Heartbleed & KRL

By | May 5, 2014

On 7th April, Heartbleed(CVE-2014-0160) shook both the tech-savvy world and the end-users alike. Majority of us use OpenSSL for one or the other reason. If it’s any version of OpenSSL from 1.0.1 through 1.0.1f, released between December 2011 & April 2014, then consider that you have already got compromised with security keys, private keys, passwords and other credentials. Let’s apply the patch to the bug and stop bleeding to it. Fixing the bug, OpenSSLĀ  officially had version 1.0.1g released on 7th of April 2014.

The OpenSSL versions(0.9.8 branch & 1.0.0 branch) released before December 2011 is not vulnerable. So fix is needed if you are using OpenSSL 1.0.1 through 1.0.1f.

I was using 1.0.1f and needed to upgrade quickly.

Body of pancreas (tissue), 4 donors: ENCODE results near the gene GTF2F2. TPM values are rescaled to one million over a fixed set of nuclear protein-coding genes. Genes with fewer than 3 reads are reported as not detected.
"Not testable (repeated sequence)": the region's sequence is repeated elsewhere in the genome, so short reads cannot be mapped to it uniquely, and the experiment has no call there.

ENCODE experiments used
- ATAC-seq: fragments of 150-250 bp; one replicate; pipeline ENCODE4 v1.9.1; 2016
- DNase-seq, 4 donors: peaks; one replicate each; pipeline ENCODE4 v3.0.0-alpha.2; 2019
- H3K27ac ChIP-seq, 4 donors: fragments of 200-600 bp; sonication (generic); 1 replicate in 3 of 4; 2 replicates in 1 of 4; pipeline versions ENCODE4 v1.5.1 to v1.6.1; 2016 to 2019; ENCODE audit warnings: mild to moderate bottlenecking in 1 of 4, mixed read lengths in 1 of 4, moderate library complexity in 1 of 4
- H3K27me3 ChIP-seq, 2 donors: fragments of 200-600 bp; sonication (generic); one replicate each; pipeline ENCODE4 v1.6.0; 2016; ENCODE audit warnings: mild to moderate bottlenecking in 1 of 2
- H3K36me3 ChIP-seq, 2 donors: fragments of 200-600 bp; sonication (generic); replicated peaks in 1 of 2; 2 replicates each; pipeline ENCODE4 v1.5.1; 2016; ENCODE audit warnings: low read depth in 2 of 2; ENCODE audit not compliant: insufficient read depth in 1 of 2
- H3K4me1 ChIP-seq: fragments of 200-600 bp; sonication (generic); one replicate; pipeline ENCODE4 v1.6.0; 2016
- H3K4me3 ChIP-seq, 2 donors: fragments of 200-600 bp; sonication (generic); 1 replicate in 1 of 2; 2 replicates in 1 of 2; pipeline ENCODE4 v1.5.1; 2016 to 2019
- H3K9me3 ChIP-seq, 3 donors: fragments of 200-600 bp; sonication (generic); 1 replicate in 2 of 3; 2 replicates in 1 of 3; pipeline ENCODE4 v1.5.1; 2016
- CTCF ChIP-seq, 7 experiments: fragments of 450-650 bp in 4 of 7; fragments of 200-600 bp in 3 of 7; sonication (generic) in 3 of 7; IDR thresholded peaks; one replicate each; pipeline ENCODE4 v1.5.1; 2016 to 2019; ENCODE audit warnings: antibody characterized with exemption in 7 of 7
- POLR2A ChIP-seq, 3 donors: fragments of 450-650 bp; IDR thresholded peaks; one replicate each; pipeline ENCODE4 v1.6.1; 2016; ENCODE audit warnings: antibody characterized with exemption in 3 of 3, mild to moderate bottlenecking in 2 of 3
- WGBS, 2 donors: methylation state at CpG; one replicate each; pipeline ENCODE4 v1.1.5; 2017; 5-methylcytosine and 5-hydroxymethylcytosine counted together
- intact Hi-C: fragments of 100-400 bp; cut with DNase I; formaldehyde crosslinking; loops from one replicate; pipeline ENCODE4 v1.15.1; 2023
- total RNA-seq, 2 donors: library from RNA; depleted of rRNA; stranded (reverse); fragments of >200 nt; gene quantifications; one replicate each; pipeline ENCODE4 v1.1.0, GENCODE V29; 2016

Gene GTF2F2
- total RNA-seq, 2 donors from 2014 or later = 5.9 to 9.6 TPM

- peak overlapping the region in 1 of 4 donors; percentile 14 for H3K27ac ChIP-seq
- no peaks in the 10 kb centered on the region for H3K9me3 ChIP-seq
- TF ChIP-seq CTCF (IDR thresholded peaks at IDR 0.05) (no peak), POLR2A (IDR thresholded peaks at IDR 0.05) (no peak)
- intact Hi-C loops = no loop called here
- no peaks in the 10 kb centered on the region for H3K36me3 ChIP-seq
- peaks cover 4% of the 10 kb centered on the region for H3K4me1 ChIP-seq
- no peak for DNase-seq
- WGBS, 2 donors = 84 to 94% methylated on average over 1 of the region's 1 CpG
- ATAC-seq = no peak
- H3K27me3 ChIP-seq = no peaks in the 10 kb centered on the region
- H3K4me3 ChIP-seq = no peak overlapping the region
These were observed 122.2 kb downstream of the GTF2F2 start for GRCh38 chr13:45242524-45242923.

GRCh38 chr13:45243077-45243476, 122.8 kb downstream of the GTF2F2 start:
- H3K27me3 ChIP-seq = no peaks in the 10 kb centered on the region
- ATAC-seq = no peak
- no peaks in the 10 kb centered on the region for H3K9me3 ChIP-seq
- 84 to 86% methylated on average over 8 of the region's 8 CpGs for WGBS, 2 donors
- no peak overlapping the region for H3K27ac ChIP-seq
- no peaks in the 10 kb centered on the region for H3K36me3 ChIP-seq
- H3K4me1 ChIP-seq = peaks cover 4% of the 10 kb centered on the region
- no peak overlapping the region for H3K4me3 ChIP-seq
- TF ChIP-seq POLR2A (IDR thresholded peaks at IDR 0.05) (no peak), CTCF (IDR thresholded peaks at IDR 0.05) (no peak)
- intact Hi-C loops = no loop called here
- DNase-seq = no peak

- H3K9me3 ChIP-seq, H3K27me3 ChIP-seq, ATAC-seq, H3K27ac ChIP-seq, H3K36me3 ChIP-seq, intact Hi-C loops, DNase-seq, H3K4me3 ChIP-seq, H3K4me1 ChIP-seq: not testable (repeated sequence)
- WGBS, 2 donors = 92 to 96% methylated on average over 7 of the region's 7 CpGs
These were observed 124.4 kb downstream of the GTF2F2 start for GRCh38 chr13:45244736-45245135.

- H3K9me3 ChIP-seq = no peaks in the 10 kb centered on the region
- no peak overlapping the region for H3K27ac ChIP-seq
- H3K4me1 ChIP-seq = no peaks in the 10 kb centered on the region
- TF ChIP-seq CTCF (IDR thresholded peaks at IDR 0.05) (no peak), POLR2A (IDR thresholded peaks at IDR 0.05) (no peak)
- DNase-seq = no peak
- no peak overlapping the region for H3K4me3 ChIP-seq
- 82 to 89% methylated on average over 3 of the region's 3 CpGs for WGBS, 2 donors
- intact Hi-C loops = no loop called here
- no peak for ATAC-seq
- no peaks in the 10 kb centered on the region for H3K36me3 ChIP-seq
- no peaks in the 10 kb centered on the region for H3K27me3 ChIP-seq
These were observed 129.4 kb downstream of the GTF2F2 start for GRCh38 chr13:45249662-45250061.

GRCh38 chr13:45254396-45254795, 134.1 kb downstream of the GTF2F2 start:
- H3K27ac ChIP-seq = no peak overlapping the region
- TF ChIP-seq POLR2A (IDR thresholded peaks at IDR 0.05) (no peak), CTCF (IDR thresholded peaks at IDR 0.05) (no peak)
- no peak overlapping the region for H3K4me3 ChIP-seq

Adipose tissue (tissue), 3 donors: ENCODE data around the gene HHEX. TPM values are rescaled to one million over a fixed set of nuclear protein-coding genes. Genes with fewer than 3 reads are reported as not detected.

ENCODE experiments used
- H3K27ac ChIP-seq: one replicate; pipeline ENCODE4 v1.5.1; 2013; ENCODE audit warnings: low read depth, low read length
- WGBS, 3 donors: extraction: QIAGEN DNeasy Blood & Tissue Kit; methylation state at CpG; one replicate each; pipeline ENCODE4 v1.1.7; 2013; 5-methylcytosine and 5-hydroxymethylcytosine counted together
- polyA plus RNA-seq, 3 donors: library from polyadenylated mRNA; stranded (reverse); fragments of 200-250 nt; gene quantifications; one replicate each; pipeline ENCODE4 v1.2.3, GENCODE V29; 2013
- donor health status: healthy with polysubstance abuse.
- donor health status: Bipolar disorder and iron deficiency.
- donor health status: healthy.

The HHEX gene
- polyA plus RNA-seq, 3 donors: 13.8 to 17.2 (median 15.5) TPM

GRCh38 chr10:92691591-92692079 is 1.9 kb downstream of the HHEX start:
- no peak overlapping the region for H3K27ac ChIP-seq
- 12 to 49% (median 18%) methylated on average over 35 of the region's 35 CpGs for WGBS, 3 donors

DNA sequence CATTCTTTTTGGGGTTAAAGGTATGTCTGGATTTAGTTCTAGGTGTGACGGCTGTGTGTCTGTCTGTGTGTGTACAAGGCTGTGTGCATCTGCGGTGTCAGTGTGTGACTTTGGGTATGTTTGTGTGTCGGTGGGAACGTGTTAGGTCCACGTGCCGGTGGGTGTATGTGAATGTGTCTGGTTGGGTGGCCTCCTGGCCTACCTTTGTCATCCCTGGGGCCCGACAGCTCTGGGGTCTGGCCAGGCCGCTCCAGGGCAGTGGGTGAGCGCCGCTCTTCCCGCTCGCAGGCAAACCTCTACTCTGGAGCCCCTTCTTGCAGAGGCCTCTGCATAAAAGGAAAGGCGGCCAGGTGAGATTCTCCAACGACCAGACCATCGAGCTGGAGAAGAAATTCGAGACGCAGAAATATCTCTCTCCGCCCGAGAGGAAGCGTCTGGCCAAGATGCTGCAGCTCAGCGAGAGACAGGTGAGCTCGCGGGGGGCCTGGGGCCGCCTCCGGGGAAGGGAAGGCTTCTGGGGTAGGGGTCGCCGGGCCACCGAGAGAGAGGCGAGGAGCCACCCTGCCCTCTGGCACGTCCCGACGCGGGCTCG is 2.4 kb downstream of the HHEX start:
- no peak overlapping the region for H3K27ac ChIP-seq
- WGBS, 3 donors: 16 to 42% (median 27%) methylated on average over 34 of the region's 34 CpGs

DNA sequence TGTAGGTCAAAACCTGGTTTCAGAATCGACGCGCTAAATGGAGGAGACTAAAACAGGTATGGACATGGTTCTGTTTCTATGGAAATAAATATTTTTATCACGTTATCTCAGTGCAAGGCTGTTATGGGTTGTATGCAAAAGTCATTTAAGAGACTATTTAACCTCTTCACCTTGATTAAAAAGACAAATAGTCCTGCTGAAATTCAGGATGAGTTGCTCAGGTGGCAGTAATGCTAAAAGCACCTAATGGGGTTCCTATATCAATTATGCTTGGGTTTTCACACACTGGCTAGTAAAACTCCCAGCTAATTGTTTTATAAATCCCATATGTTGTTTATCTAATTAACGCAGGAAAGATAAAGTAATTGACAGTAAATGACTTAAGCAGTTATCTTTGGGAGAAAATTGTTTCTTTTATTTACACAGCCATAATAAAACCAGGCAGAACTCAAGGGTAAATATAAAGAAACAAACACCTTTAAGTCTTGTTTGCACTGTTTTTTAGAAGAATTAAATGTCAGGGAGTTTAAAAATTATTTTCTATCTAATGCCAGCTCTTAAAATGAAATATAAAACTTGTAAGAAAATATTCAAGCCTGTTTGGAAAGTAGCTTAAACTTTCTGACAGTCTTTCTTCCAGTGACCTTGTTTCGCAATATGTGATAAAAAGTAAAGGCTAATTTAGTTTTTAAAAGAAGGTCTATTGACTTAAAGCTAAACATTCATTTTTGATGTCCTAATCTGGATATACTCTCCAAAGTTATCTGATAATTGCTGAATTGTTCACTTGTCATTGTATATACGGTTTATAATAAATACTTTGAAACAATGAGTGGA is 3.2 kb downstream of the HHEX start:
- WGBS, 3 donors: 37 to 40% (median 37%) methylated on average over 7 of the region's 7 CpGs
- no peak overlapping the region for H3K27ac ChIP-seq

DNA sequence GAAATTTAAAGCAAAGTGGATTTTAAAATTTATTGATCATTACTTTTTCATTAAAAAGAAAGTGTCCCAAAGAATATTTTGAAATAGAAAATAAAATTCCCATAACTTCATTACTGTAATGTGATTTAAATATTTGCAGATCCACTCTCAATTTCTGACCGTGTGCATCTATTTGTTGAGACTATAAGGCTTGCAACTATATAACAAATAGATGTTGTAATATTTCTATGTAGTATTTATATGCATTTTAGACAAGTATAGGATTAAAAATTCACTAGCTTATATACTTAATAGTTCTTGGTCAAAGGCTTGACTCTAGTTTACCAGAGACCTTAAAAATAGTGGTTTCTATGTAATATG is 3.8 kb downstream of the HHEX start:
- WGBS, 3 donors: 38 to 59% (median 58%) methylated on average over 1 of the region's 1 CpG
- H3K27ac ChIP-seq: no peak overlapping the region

Now, I’m not discussing here OpenSSL installation method and concentrating of making things harmless.

Step1. Installed OpenSSL 1.0.1g. It’s time for damage control so took care of all the passwords and especially ‘private key’.

Step2. Revoked the current keys and got the new keys on this machine and the corresponding ssh remote machines(few). Created a KEY REVOCATION LISTS file ‘krl’ and then proceeded to revoke the current keys. Note: Please bear in mind seeing ‘.exe’ is because this is Cygwin at work on a Non-Linux machine(Making it work like Linux).

Checked that the key is not already revoked in reference with my only Key Revocation Lists file, krl. It shows Ok.

Revoked Keys here.

Tested again ensuring that keys are revoked.

Finally applied new keys on this host machine and the remote machines too, changed passwords etc. and am all set to good now. Thanks.

 

 

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